What To Do When Company Reference Policy Is Not Honored

Seeking new employment in her area, Jennifer was confident her last employer would not be a problem reference. While she hadn’t “parted company” with them on particularly good terms, her understanding was that all they would be allowed to divulge to a prospective employer were her title and employment dates. Anything beyond that would be illegal.

Unfortunately, Jennifer discovered the hard way that references can – and very frequently do – offer more input than simply confirming employment dates and titles. After almost a year of job searching, Jennifer learned to her dismay that her last employer was giving her a mediocre-to-poor rating to prospective employers. She ultimately relocated, as all the local employers in her field of expertise had turned her down.

Where did Jennifer go wrong here? What could she have done differently, in hindsight?

First, she assumed that it was illegal for her former employer to offer negative input about her. While legal and/or corporate guidelines may indeed state that only your employment dates/titles can be confirmed, it is not necessarily illegal per se for a reference to give negative commentary about a former employee. References can – and very frequently do – offer considerably more commentary to your prospective employer than simply verifying your employment dates/title. As a result, many job-seeking candidates like Jennifer who expected a favorable (or at least neutral) assessment from their references unknowingly lose out on employment opportunities that are “torpedoed” as a result of a negative reference(s).

For their own legal protection, prospective employers will almost never share with a candidate the fact that a negative reference was received. How, then, could Jennifer have known that one of her references was offering negative, perhaps unlawful input about her to a prospective employer? Even if she had known, how could she have addressed it?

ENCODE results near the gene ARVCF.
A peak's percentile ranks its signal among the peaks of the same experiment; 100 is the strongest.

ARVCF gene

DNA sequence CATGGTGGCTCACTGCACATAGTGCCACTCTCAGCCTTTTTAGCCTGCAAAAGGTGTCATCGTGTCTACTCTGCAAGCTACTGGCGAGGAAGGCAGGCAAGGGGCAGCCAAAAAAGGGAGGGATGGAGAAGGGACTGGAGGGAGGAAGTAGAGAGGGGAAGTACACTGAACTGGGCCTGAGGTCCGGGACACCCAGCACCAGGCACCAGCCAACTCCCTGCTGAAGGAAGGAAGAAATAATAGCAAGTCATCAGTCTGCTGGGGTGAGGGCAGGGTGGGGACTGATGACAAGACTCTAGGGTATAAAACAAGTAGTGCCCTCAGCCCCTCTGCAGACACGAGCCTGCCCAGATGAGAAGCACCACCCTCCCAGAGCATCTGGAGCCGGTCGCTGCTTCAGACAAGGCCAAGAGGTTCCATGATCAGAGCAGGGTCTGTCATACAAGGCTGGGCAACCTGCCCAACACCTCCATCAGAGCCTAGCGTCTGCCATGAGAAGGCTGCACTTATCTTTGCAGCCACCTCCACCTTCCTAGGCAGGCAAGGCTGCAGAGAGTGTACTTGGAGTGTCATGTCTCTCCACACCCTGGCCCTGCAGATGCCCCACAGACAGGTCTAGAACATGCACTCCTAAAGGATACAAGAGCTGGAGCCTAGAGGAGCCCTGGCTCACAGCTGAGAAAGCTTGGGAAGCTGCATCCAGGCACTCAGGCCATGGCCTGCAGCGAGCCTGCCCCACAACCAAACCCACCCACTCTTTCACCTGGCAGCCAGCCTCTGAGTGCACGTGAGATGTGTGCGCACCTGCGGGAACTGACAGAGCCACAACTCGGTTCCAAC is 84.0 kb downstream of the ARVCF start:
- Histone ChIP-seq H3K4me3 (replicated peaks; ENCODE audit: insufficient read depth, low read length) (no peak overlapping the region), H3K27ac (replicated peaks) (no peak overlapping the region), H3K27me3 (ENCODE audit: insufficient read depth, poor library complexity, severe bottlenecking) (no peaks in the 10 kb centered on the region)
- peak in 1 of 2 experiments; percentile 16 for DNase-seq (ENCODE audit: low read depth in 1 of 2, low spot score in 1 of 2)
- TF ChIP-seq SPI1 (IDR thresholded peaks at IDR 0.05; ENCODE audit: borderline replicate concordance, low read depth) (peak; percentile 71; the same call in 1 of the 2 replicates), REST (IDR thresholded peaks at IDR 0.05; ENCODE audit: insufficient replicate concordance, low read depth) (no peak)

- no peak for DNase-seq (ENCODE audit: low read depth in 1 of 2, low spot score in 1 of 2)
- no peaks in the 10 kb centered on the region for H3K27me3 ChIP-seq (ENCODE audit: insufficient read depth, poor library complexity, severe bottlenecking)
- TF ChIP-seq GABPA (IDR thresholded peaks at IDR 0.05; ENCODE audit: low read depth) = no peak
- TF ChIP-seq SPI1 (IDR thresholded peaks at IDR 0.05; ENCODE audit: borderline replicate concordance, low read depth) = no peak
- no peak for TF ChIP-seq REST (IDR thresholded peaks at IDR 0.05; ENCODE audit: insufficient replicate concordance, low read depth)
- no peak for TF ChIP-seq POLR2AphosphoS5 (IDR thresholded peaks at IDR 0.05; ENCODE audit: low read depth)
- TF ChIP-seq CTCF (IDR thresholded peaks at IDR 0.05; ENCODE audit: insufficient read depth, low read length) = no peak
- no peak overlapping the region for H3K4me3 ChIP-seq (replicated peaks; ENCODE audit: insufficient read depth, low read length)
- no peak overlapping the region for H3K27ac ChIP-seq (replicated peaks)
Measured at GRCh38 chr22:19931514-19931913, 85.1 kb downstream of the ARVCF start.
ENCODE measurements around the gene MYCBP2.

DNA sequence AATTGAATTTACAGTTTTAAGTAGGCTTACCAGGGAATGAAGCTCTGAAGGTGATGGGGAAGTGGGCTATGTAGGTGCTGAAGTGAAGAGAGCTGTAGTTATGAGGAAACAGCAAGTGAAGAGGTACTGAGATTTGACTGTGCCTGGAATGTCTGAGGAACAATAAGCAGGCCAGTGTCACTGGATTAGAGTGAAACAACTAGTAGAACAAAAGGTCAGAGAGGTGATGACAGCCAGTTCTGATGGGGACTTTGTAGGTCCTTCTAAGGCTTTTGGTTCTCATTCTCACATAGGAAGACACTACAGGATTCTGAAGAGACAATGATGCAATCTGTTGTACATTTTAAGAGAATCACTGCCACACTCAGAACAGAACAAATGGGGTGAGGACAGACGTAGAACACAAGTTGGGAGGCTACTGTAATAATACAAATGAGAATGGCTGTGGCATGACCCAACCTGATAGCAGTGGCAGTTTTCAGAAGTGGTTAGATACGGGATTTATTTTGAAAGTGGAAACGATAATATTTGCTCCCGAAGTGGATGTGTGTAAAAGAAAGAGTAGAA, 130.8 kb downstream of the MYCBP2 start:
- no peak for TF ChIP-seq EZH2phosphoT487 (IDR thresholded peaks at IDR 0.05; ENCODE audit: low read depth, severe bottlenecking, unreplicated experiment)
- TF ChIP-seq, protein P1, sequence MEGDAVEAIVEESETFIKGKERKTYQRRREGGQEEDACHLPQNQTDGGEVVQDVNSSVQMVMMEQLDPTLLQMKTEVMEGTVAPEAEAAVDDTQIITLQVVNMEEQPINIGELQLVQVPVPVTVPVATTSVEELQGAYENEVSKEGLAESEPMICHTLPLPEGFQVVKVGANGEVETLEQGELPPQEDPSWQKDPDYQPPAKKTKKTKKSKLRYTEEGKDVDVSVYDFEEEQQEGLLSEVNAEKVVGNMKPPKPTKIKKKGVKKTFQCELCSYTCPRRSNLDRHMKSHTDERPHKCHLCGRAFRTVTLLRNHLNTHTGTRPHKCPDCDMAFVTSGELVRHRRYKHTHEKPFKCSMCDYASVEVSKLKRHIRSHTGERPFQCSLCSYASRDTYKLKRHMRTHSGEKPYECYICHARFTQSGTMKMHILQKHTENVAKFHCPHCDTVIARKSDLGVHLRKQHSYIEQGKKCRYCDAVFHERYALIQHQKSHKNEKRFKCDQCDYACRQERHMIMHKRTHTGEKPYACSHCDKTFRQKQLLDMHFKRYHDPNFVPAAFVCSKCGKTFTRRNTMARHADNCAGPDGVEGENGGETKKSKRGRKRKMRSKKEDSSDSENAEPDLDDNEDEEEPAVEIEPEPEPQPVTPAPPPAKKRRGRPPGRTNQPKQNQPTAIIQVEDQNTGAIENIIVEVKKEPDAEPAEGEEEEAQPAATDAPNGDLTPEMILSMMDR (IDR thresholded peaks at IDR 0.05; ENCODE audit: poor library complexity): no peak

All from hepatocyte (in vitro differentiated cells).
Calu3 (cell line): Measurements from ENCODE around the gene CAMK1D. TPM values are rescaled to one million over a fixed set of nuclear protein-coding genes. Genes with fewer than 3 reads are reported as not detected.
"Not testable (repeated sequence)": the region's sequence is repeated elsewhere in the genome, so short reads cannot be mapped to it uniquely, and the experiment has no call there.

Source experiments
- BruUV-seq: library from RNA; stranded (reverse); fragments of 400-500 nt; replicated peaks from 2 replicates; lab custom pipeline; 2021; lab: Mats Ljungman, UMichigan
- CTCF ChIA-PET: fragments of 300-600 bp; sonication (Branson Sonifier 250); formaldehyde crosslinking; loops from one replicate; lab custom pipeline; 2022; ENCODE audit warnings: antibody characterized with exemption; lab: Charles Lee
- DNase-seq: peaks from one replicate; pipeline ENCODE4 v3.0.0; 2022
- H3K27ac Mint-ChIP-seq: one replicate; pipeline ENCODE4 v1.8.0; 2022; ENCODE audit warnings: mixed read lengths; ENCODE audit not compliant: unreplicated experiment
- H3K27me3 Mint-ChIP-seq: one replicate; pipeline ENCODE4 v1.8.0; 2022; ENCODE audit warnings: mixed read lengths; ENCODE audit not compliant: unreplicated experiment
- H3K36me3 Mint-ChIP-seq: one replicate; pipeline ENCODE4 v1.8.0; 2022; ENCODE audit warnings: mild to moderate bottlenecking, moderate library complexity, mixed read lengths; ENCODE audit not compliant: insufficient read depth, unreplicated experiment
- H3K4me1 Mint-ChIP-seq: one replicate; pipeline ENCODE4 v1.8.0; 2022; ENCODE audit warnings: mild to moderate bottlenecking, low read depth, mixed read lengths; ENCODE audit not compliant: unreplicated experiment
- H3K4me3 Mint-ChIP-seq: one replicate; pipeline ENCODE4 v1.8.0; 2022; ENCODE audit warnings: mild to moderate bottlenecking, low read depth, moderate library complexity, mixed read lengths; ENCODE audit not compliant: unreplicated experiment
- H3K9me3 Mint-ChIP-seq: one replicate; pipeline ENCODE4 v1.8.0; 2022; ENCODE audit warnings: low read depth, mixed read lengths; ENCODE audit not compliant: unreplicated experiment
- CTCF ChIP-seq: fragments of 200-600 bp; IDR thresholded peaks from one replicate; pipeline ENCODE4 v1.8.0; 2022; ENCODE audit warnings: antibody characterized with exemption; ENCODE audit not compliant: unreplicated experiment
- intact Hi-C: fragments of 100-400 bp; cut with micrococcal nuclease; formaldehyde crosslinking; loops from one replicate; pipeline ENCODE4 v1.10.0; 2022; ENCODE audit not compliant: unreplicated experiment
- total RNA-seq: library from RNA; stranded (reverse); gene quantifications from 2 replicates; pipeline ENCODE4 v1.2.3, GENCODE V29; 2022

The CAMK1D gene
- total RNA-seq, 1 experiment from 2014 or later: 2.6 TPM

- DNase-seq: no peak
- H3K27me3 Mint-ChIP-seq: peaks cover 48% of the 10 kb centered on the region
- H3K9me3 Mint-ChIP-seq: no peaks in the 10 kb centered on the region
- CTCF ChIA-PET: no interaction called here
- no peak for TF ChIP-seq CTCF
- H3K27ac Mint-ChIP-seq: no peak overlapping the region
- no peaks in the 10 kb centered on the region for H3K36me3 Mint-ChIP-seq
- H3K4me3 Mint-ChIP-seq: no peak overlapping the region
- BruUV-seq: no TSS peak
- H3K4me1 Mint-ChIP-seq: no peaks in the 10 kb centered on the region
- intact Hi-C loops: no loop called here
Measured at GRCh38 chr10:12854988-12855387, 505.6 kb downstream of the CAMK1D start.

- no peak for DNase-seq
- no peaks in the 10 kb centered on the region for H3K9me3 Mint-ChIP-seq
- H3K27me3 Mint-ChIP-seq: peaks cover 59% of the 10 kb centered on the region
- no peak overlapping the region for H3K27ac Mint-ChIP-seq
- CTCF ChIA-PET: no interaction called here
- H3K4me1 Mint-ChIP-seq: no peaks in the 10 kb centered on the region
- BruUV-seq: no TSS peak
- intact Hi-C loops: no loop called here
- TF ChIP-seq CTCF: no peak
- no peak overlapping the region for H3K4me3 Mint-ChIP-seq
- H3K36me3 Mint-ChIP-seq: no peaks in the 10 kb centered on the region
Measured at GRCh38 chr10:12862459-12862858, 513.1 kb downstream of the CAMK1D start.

As mentioned above, negative input a reference offers about you is not wrongful or unlawful per se. Negative input may be illegal – some categories include discrimination, defamation, retaliation, disparagement or sexual harassment. Where a third party can document that a reference’s communication was wrongful, inaccurate, malicious and/or may fall under one of these categories, you may indeed have the ability – through an attorney – to pursue legal recourse. In situations where a reference’s negative input is or is not unlawful but is restricting your ability to secure future employment, it can typically be addressed through the transmittal of a Cease-&-Desist letter, issued by your attorney to the senior management of the company where the negative reference originated. The letter would alert management of the negative reference’s identity and actions. Typically the very act of offering a negative reference is against corporate guidelines, which normally state that only a former employee’s title/dates of employment can be confirmed. The negative reference is cautioned by management not to offer additional comments and – out of self-interest – is unlikely to offer negative commentary again.

If you’re unsure as to whether a negative reference is impacting your job seeking efforts, whom can you contact? One option is Allison & Taylor, Inc. (www.allisontaylor.com), a reference checking service in business since 1984. This company will interview your reference(s) and document their input word-for-word. Approximately 50% of all reference checks they conduct uncover negative input from the reference; their report can be used for legal purposes or for the Cease-&-Desist letter described above.

Note that a negative reference is likely to continue offering the same input to every prospective employer that calls unless you detect it and take steps to stop it. Like Jennifer, job seekers can lose many opportunities before they realize what is happening. It’s never too early to identify – and neutralize – a negative job reference in your life.